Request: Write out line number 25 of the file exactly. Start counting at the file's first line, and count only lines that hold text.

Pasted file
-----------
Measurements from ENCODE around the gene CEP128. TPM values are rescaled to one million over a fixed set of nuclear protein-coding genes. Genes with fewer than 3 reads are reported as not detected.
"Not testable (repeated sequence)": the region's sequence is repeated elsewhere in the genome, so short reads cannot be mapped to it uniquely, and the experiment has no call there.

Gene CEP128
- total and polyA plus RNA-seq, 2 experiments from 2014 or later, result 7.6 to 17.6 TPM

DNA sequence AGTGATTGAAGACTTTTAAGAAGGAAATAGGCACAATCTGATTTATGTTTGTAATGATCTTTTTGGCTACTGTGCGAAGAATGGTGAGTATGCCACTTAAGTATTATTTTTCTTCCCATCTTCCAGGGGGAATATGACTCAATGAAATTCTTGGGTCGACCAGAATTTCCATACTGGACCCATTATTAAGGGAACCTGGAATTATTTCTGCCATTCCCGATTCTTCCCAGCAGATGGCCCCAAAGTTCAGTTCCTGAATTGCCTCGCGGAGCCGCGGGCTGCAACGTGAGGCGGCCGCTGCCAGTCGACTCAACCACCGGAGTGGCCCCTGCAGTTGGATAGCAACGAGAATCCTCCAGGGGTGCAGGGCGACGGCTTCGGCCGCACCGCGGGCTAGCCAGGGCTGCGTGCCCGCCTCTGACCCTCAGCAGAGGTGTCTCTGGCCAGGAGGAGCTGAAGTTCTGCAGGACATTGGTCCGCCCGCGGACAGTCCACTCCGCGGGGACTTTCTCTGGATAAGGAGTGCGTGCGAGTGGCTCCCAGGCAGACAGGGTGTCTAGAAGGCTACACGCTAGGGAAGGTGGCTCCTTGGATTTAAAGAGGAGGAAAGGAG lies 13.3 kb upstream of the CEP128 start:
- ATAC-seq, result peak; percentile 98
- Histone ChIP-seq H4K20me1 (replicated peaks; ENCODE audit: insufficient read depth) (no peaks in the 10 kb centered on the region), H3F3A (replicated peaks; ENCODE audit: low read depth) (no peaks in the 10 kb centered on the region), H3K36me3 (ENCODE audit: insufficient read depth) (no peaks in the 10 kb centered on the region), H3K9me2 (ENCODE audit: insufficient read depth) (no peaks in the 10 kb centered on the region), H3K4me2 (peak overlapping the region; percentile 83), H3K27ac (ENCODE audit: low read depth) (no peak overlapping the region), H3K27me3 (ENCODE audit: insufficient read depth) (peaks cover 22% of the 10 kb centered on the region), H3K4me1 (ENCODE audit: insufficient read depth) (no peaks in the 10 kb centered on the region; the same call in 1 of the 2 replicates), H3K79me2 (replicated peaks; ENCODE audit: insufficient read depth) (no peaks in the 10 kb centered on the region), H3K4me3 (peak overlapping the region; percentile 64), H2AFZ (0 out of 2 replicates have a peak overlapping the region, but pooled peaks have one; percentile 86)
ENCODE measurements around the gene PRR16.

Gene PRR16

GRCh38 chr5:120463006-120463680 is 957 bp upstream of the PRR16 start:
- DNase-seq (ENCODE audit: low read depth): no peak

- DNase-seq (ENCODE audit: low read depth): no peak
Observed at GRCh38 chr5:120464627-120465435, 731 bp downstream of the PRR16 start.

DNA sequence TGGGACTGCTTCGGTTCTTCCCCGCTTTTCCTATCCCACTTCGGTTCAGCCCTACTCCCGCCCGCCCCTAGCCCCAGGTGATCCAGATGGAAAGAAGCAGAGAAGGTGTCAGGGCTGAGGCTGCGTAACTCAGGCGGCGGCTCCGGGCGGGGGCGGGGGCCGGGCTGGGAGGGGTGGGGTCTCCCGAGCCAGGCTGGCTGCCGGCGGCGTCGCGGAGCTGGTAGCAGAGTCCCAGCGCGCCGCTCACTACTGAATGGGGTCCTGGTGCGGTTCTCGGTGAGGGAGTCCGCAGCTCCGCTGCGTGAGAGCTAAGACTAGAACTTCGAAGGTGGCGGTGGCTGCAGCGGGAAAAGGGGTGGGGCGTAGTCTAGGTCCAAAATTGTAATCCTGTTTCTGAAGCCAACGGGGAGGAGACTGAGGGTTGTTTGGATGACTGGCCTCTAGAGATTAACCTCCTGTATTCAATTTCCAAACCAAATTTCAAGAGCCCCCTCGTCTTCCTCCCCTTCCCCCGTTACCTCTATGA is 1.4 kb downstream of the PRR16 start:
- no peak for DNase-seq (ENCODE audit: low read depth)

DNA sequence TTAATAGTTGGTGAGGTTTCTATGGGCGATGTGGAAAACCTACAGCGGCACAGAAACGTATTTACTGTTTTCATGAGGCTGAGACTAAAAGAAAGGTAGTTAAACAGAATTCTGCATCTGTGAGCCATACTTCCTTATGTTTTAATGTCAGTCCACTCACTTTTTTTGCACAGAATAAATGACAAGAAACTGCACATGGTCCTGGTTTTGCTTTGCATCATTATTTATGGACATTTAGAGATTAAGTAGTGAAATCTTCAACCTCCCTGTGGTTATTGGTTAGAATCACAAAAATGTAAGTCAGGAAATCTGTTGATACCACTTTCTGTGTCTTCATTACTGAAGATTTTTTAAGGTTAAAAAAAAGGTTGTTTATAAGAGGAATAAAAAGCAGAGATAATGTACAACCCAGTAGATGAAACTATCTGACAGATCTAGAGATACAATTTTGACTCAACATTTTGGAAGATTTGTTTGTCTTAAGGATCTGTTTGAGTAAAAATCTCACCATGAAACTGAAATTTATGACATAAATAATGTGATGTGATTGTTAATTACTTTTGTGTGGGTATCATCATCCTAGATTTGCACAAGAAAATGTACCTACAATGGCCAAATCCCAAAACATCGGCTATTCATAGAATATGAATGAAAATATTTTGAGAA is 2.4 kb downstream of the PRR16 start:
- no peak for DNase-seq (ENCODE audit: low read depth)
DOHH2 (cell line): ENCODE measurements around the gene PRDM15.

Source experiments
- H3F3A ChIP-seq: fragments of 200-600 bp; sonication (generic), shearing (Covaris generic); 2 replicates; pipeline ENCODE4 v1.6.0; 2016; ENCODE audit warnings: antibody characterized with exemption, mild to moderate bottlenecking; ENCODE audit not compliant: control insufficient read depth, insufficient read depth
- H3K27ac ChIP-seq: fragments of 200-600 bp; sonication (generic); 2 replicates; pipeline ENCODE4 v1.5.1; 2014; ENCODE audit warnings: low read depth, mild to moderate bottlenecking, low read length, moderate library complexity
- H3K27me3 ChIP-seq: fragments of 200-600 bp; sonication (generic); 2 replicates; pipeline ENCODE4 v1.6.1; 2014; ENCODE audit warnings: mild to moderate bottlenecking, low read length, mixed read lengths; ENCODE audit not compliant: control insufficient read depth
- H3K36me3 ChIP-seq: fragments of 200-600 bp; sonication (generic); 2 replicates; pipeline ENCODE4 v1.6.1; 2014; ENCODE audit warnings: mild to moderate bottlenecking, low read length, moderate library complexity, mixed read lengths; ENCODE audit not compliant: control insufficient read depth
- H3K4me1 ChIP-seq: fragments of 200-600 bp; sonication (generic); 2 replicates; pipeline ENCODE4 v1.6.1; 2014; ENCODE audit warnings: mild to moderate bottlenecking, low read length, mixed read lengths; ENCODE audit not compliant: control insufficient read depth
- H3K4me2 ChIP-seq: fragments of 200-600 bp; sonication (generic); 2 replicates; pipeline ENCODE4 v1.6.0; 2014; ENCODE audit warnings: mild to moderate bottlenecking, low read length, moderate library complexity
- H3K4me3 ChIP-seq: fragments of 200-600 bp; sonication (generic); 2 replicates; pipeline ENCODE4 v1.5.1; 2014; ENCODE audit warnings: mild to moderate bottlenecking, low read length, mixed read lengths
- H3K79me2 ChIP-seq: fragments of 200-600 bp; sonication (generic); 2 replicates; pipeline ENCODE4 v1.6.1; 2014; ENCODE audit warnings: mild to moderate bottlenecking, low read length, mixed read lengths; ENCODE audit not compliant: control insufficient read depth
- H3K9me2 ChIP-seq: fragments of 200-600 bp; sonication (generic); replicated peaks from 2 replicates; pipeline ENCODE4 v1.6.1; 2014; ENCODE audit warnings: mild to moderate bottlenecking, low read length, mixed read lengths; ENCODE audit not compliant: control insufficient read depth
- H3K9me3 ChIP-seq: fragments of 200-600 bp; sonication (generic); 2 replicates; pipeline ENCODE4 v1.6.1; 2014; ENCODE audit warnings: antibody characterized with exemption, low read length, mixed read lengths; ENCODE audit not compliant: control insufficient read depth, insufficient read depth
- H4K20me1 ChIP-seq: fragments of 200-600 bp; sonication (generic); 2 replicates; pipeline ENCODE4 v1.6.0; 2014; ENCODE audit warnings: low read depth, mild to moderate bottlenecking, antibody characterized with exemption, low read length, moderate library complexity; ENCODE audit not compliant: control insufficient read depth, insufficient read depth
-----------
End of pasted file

- H3K4me2 ChIP-seq: fragments of 200-600 bp; sonication (generic); 2 replicates; pipeline ENCODE4 v1.6.0; 2014; ENCODE audit warnings: mild to moderate bottlenecking, low read length, moderate library complexity